Watch for signals

Beaufort Middle School bus drivers, from left, Russell Bauer, Heidi Merkley and Charity Godette demonstrate hand signals now used to let students know it’s safe to cross the street. (Cheryl Burke photo)

BEAUFORT — Thumbs up. Palm up. Point left or right.

Motorists and parents are reminded that students must wait for a school bus driver to give those hand signals before they can cross roadways, according to a state law that took affect Jan. 1.

The State Board of Education approved the school bus safety policy in July 2015 after five North Carolina students were hurt by motorists passing stopped buses last school year.

While the law didn’t take effect until the first of the year, Carteret County schools implemented the policy in August with the beginning of the 2015-16 school year, according to Lloyd Willis, director of transportation for the county school system. The school system wanted to issue a reminder.

“We did our training with bus drivers at the beginning of the year, and the bus drivers provided training to the students when they reported back to classes,” he said Wednesday.

Mr. Willis added that as much as possible he organizes bus routes so students don’t have to cross roads, but in some instances it’s nearly impossible.

He said three areas where students cross roads is Highway 101 in and outside of Beaufort city limits, Highway 70 between Beaufort and East Carteret High School and Merrimon Road in North River.

Beaufort Middle School bus driver Heidi Merkley drives the Highway 101 route. She said Thursday she provided training to her students at the beginning of the school year during physical education classes.

“We always have a bus safety class during PE classes, so we taught the kids the bus rules, including the hand signals,” she said.

Here’s how they work. In the mornings, once drivers come to a complete stop and activate the red lights and stop arm to pick up children, if students must cross the road, drivers hold up their left palm to signal students to wait.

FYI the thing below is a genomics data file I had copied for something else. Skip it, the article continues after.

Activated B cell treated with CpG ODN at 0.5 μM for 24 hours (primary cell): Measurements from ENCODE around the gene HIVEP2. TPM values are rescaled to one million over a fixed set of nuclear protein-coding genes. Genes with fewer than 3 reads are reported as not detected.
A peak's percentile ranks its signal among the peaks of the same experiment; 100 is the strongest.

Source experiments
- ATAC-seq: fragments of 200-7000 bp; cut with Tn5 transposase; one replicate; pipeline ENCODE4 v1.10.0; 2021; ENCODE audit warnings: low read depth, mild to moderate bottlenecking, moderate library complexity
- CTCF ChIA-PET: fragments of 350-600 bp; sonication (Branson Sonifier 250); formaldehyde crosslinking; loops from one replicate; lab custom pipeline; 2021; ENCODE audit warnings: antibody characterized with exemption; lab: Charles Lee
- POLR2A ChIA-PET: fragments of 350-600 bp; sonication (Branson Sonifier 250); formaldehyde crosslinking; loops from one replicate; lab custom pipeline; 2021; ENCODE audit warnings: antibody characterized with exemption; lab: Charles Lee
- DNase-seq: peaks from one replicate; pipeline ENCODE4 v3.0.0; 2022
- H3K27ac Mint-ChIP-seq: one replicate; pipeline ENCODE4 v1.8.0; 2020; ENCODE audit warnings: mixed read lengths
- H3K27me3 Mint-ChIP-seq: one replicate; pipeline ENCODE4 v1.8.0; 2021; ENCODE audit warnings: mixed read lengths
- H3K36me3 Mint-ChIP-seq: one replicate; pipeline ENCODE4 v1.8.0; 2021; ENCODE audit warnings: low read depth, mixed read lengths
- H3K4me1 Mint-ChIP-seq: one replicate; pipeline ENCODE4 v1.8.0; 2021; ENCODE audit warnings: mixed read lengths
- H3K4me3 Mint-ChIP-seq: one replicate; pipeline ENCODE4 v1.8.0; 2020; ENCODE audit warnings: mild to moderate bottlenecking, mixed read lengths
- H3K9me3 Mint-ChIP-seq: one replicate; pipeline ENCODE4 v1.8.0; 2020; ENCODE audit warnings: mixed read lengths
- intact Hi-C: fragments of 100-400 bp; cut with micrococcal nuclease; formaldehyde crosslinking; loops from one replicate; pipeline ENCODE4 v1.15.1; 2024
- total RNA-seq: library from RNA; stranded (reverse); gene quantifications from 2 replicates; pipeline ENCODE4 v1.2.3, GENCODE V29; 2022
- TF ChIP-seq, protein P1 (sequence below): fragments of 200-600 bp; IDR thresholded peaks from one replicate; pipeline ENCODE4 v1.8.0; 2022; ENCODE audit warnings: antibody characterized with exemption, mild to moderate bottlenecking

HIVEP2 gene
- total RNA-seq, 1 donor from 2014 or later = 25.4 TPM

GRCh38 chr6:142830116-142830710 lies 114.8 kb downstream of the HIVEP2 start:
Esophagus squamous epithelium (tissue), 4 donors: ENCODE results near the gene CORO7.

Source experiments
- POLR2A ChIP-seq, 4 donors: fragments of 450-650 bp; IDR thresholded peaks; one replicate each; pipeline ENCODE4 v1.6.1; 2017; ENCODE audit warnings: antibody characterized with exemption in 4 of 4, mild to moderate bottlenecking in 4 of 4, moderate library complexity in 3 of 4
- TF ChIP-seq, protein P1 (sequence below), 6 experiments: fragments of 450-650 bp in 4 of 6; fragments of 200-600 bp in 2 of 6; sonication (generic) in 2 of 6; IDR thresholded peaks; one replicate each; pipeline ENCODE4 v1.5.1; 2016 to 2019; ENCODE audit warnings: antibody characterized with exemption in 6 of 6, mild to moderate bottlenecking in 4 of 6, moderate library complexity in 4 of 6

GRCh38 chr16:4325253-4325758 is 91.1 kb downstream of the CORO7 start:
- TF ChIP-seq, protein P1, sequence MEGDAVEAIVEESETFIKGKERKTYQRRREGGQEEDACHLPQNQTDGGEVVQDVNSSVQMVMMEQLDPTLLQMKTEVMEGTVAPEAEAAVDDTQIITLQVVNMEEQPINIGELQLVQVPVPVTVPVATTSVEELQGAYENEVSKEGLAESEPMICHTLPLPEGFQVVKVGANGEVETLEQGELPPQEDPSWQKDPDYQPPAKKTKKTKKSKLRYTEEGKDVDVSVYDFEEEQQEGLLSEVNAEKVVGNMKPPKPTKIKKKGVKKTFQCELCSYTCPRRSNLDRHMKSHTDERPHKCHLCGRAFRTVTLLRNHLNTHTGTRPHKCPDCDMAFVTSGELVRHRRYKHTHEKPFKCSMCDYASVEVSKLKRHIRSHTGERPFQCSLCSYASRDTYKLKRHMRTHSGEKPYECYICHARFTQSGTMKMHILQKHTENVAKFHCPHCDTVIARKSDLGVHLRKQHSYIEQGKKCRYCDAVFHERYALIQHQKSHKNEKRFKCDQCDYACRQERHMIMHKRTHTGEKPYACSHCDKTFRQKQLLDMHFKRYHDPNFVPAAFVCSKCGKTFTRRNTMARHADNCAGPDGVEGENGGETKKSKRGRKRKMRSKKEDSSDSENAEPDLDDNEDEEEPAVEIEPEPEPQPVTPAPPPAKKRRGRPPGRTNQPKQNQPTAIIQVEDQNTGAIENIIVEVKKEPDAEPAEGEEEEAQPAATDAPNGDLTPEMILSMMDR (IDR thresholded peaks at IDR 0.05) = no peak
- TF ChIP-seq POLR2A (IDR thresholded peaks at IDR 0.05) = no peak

When safe, the driver gives the “thumbs up,” signaling it’s safe to cross. They then point in the direction students are to walk to cross the street. They also encourage students to check the traffic before crossing.

In the afternoons, when a driver comes to a complete stop and activates the red lights to let kids out, they remind students to look both ways before crossing and to watch for the hand signals if they must cross the road.

Once they’re out, the driver holds up the right palm for students to wait. When it’s safe, they give the “thumbs up” and signal in the direction students must cross.

Ms. Merkley, who has driven a school bus for more than 20 years, said she likes the hand signals.

“I think it’s fabulous. I’m one of the ones constantly worried and looking in my mirrors and watching traffic. Whatever we can do for the safety of the students, if it’s a hand signal, we need to do it.”

Emily Graham of Beaufort, who waits each school day for her grandchildren at a bus stop along Highway 101, said she also likes the hand signals.

“Anything that adds to the safety of our children, I’m all for it,” she said.

Her granddaughter, Brooke Graham, a sixth-grader at Beaufort Middle, crosses Highway 101 twice a day. She agreed the signals are a good idea.

“If we’re not paying attention something could happen. But with the hand signals, we know if it’s safe or not to cross the street,” Brooke said.

Her friend Mackenzie McArthur, a BMS sixth-grader who gets on and off at the same stop, agreed. She added that she has a little brother who attends Beaufort Elementary who also must cross the highway.

“I actually think it’s safer for us to cross the road because of the hand signals,” she said.

For more information about the law or school bus safety, go to: www.ncbussafety.org.

Contact Cheryl Burke at 252-726-7081, ext. 255; email Cheryl@thenewstimes.com; or follow on Twitter @cherylccnt.

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